The non-flowering Agapanthus and I have had a little chat. I have pointed out their current advantages: premium position in the garden, regular water supply, Osmocote on demand, attractive glazed blue pot. We have recalled the excellent performance last year but agreed that this year other plants such as the noble Hosta deserve promotion to the attractive glazed blue pot. I have outlined the options which include demotion to a plain terracotta pot or removal to a less prominent place in the garden and the ultimate sanction which is to be chopped into smaller pieces and distributed among several pots. The idle Agapanthus has been warned.
A measured, just course of action.ReplyDelete
Appraisal and setting objectives is definitely the most effective way to manage recalcitrant plants.Delete
Mine were totally out of order last year, so this year they were removed from the pot, chopped into quarters and planted out. Two of the clumps have reluctantly agreed to send out flower heads. (Nice pelargonium by the way.)ReplyDelete
You are my Agapanthus guru and if you say it's OK to chop it up I don't feel so beastly.Delete
The Pelargonium is a miniature 'Pac Randy' - I love the raspberry ripple colours.
It has to be said that with 'all the bright day', an element of severity has become apparent that wasn't nearly so evident in the coffee cakes and geographers' trips of yore...! DiktynnaReplyDelete
Perhaps gardening brings out the worst in me. A worrying thought.Delete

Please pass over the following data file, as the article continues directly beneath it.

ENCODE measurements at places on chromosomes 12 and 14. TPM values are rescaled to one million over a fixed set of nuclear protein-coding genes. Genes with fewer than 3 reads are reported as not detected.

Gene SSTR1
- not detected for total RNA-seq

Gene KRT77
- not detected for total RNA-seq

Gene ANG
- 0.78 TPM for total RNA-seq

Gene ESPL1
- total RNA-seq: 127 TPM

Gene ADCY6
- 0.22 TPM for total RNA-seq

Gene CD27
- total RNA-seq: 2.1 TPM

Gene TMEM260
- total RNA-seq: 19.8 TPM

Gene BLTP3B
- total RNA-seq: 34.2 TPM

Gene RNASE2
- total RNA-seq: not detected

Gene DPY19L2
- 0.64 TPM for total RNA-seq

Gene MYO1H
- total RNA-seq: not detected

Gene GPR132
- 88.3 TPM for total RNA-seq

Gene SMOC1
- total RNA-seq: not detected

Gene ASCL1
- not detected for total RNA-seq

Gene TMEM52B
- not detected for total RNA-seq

No, I think it's why your garden is objectively lovely while ours is probably only lovely in our eyes...! xDelete
My potted agapanthus was looking like it wasn't going to flower at all this year (the number of flowers had been dwindling over the years) so a few weeks ago I took it to the allotment intending to chop it into quarters with my spade. But I didn't get round to it and it was left in its pot in a very sunny spot and occasionally watered with dilute comfrey tea. Would you believe it suddenly grew about 15 flower buds so I brought it home reprieved. Interestingly it has been seeding itself around at home and the most successful flowering seedlings are those growing in gravel next to the water butt which overflows when full, leading me to suggest that agapanthus like well-drained but moist conditions in full sun and an occasional feed with comfrey tea.ReplyDelete
This is wonderful advice - thank you! I must admit that I think that the problem is that the pot was not in full sun. The leaves are healthy but there are no flower buds and so I have moved it to the brightest part of the garden to try and force the flowers. I don't have access to comfrey tea but have given it a slurp of Miracle-Gro and will keep my fingers crossed.Delete